Mar 29, 2021


by Thomas Carlson-Reddig

The Queen and Her Court: Smart Growth for Charlotte and Surrounding Communities

The Charlotte region has experienced tremendous growth and economic expansion over the last 30 years. This brings incredible vitality, with people from all over the country settling in the Charlotte region and businesses continuing to seek this area to set up their headquarters, but also several challenges. Several initiatives are underway to accommodate this growth, such as light rail, interesting infill projects, and continued investment in several parts of the region; however, we are at a tipping point. Charlotte is going through a rigorous planning process and is developing a Charlotte Future 2040 Comprehensive Plan to be reviewed by the city, ultimately leading to a new Unified Development Ordinance that can better address some of the 21st century’s greatest challenges. New thinking and planning offer great opportunities for Charlotte and the surrounding communities to be shining examples of how to grow in a smart way that benefits all people. 

In March, Little hosted a webinar moderated by Natasha Edwards with distinguished planning directors from Charlotte and surrounding communities. Taiwo Jaiyeoba, Director of Planning, Design and Development from Charlotte, Penelope Karagounis, Planning Director from Fort Mill, SC, Kevin Ashley, Deputy Planning Director from the City of Concord, and Jay Camp, Planning Director from the Town of Matthews. 

Each guest spoke about the things they are doing as their communities grow, as well as some of the challenges they are facing. Each Planning Director discussed their need for:

  • Creating open green space and equitable access for all
  • Determining how to best address affordability. In some cases, private developers are tackling that challenge on their own, and in other cases, the local governments are providing incentives to better address the challenges. 
  • Solving for transportation and finding ways to reduce vehicular traffic is also under careful evaluation. Walkability and access to public transit are by far the most looked at solution for reducing traffic congestion and pollution.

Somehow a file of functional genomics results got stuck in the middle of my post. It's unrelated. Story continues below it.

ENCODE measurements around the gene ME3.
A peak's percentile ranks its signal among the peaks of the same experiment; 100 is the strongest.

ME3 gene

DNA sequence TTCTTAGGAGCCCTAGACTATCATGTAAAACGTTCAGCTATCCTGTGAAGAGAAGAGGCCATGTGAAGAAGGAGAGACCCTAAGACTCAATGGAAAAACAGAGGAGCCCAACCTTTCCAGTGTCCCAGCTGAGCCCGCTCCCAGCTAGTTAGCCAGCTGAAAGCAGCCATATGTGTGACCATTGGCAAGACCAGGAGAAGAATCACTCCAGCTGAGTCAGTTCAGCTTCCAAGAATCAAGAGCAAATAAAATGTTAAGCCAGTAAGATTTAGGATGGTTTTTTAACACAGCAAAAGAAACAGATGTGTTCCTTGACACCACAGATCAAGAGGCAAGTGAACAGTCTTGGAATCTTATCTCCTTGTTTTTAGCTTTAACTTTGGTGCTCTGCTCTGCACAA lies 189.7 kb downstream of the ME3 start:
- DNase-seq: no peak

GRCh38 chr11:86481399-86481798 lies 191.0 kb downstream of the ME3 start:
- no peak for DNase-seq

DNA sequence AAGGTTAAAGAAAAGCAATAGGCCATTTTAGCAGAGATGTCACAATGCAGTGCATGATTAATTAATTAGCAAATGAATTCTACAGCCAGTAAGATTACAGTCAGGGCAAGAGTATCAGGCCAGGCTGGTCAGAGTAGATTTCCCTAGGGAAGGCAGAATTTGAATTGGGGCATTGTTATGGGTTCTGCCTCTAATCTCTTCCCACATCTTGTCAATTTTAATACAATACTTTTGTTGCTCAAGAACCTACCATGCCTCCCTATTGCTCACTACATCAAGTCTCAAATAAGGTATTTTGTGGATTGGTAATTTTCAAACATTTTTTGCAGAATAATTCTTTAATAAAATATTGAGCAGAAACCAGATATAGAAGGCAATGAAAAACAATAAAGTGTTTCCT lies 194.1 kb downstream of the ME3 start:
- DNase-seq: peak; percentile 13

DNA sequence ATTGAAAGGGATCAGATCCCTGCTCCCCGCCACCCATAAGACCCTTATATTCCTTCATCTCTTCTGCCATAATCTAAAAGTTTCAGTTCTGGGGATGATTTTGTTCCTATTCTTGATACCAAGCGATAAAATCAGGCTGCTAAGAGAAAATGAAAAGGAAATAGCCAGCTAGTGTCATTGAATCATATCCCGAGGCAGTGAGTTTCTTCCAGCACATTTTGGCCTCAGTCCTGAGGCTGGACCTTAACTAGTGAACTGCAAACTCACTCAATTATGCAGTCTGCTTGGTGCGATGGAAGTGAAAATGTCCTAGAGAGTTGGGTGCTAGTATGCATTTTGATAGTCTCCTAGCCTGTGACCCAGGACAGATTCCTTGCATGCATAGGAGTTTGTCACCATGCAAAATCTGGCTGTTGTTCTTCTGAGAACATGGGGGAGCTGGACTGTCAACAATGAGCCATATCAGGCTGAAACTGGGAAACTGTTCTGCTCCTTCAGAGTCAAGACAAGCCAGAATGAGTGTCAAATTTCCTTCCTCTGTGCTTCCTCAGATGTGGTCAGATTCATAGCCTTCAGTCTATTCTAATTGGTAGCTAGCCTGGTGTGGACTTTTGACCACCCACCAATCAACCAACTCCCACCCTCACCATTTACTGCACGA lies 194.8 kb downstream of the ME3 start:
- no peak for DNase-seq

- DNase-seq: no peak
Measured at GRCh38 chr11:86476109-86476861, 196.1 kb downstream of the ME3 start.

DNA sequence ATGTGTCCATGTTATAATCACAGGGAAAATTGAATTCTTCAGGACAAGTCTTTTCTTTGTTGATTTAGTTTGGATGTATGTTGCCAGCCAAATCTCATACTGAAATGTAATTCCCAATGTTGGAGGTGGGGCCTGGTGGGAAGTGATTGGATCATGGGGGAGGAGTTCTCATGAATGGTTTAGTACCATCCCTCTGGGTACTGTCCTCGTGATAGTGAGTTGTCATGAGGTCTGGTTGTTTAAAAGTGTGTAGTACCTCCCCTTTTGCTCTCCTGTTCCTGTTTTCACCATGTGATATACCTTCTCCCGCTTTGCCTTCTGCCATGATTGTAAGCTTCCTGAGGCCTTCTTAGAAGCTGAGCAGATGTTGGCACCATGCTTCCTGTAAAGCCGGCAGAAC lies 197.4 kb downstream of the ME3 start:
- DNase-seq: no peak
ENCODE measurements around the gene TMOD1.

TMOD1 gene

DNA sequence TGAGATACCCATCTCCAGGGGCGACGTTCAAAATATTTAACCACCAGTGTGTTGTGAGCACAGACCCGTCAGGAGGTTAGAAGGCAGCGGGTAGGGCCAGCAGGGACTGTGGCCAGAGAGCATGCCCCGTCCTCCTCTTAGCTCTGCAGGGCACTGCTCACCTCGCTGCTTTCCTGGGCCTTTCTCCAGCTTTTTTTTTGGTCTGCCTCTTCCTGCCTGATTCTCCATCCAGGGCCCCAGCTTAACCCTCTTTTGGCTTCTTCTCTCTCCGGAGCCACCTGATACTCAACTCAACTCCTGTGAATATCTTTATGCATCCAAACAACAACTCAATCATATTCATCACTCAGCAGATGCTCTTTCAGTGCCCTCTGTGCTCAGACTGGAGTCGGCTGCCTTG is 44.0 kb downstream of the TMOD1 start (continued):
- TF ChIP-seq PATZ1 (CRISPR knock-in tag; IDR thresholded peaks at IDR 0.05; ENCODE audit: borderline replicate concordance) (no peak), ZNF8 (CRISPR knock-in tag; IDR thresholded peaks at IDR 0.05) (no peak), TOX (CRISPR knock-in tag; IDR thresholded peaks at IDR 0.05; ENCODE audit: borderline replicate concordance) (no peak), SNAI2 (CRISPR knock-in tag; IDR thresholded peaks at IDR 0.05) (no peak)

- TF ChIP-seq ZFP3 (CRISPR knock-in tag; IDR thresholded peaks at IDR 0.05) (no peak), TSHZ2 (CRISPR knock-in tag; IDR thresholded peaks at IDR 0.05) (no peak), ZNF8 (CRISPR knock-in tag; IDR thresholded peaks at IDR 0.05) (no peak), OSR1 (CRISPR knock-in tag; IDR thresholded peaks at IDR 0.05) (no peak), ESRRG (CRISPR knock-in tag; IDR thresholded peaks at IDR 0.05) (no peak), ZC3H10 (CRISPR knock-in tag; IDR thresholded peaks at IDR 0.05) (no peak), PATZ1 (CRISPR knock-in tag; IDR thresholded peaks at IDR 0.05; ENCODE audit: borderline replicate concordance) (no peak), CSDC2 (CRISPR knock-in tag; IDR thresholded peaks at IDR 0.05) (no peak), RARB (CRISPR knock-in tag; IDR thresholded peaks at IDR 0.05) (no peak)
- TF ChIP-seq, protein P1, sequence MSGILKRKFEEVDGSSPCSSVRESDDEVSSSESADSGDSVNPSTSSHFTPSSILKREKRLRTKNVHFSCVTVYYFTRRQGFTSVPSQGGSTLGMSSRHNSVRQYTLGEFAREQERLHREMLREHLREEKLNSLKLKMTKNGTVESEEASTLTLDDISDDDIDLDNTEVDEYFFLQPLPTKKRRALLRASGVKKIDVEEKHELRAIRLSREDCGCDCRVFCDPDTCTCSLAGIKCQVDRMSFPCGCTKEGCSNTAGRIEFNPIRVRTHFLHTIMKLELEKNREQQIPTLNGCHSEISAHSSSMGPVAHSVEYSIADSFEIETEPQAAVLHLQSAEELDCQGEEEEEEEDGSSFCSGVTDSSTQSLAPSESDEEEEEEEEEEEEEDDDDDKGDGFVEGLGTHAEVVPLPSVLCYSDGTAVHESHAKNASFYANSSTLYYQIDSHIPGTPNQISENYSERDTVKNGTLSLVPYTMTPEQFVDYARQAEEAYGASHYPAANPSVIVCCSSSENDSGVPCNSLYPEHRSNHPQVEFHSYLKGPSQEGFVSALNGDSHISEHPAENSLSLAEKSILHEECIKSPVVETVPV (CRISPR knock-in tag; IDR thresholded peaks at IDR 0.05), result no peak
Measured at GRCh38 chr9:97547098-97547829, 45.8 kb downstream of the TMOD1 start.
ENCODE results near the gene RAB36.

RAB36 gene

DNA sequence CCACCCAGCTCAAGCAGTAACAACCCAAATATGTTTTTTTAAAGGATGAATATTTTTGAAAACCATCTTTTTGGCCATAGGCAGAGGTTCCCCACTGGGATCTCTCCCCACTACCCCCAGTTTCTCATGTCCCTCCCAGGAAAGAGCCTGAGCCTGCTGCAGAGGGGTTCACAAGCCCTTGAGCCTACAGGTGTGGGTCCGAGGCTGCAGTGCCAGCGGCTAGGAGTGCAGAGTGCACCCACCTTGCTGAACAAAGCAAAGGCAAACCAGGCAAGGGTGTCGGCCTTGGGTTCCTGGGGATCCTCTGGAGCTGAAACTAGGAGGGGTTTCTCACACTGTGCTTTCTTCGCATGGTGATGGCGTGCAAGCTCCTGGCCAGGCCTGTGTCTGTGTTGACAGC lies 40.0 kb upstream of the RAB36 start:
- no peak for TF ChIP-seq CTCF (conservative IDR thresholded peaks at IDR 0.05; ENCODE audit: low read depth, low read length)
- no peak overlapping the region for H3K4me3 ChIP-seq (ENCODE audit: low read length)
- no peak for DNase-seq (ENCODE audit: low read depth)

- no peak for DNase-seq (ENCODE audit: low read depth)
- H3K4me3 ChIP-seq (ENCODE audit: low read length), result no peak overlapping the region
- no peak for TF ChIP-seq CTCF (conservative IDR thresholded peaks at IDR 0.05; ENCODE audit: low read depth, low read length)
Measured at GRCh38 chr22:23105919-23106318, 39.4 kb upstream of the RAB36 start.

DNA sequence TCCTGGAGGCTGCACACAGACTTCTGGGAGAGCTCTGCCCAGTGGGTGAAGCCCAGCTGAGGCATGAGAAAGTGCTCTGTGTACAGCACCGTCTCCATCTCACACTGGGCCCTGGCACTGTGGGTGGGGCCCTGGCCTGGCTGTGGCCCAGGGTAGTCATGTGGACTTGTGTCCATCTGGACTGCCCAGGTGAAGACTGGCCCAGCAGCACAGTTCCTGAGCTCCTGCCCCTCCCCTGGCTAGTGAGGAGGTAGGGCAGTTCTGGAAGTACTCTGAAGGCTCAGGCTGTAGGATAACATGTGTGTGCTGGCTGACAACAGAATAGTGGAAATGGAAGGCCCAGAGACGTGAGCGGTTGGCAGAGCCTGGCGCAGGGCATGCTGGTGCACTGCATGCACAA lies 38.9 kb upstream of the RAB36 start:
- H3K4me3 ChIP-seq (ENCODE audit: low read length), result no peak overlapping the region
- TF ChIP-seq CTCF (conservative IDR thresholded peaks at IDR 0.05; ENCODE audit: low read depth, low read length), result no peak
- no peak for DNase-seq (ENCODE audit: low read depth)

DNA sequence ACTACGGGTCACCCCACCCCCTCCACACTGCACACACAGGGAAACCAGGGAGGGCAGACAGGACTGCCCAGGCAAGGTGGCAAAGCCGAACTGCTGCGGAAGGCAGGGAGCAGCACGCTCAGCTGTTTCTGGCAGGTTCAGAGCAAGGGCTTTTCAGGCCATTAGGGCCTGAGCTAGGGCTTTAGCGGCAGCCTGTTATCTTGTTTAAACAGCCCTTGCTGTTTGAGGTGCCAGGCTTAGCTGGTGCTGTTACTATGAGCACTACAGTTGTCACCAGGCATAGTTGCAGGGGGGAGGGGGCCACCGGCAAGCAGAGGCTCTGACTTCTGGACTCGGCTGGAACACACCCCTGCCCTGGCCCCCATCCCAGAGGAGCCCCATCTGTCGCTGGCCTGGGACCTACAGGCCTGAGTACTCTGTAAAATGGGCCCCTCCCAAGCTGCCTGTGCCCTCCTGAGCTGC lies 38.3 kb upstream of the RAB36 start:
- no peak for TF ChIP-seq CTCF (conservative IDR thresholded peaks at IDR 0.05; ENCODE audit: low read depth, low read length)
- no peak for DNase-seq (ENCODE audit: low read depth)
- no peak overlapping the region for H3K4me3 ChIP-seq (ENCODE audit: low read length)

As the Charlotte region continues to grow and land becomes more expensive and scarce, it will be critical to find ways to preserve the open green spaces that exist and develop in a denser yet more desirable fashion. This idea meets some resistance, yet the resistance does not offer solutions to offset rapidly evaporating greenspaces, pollution, infrastructure cost, and many other more problematic challenges that come from the status quo of development. In response to these challenges:  

  • Fort Mill has implemented impact fees for development which are sometimes met with strong resistance, yet Fort Mill continues to grow at an incredible rate.
  • Concord is doing everything it can to strengthen the core of its downtown and, fortunately, developers have embraced that, creating mixed-use communities with affordable housing contributing to the vitality of its downtown.
  • Matthews has been ahead of the game a bit in trying to create slightly denser, nicely scaled neighborhoods that encourage walkability and reinforce a sense of community.

The 2040 plan for Charlotte is attempting to address some of the inequities and challenges that have occurred over decades and is advocating alternative modes of transportation and other planning principles so that ultimately everything essential can be accessed within 10 minutes. This vision grew out of intensive dialogue with thousands of people throughout Charlotte and is currently being evaluated by the City Council. The 2040 plan will go through some transformation, but the goal is that Charlotte’s future development will not only positively serve us but will beautifully serve future generations for decades to come.   


Thomas Carlson-Reddig

Leader of the Community practice at Little, Thomas is an architect, painter, educator and world traveler who has authored and illustrated books on those experiences. He sketches daily, drawing from his experiences, but is always seeking better ways to solve design problems. Though he now carries an iPad, his sketchbook is forever by his side.

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